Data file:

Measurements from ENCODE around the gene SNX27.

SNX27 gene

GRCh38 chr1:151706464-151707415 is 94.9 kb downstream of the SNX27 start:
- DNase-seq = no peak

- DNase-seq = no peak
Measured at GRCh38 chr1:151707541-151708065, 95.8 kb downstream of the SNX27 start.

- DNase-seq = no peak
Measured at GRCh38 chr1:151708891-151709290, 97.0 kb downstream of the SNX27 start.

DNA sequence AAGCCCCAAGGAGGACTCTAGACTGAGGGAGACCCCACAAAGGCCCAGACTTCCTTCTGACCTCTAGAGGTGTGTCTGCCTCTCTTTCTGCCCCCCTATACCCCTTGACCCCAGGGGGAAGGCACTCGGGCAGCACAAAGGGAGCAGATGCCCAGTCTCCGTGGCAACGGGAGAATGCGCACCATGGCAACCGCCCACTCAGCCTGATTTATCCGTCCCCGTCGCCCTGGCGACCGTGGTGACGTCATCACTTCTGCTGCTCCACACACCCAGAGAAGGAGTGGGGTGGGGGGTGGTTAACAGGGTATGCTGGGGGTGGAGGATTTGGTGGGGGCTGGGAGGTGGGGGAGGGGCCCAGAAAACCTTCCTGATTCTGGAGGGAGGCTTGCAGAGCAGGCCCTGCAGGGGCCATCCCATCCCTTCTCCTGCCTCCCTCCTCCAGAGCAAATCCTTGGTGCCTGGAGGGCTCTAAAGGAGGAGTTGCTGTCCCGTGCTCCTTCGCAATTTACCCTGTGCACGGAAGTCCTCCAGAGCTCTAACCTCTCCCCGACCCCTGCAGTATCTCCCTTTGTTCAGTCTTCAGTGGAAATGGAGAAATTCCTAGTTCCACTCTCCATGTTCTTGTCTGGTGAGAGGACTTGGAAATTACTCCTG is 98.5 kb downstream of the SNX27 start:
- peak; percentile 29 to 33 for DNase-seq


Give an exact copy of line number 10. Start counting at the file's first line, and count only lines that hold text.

- peak; percentile 29 to 33 for DNase-seq